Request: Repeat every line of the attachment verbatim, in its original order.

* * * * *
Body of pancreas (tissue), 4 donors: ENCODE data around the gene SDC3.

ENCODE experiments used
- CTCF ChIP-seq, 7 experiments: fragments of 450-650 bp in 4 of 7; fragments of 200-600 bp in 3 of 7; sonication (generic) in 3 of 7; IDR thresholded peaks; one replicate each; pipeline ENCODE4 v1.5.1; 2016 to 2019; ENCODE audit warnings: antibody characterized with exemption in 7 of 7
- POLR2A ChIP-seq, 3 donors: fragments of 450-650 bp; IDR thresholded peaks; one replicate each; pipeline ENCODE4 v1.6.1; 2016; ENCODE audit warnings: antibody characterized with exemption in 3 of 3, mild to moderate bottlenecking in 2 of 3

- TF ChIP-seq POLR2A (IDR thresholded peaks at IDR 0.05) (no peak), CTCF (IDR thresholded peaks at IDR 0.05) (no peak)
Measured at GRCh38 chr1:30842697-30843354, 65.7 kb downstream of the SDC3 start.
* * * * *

Body of pancreas (tissue), 4 donors: ENCODE data around the gene SDC3.

ENCODE experiments used
- CTCF ChIP-seq, 7 experiments: fragments of 450-650 bp in 4 of 7; fragments of 200-600 bp in 3 of 7; sonication (generic) in 3 of 7; IDR thresholded peaks; one replicate each; pipeline ENCODE4 v1.5.1; 2016 to 2019; ENCODE audit warnings: antibody characterized with exemption in 7 of 7
- POLR2A ChIP-seq, 3 donors: fragments of 450-650 bp; IDR thresholded peaks; one replicate each; pipeline ENCODE4 v1.6.1; 2016; ENCODE audit warnings: antibody characterized with exemption in 3 of 3, mild to moderate bottlenecking in 2 of 3

- TF ChIP-seq POLR2A (IDR thresholded peaks at IDR 0.05) (no peak), CTCF (IDR thresholded peaks at IDR 0.05) (no peak)
Measured at GRCh38 chr1:30842697-30843354, 65.7 kb downstream of the SDC3 start.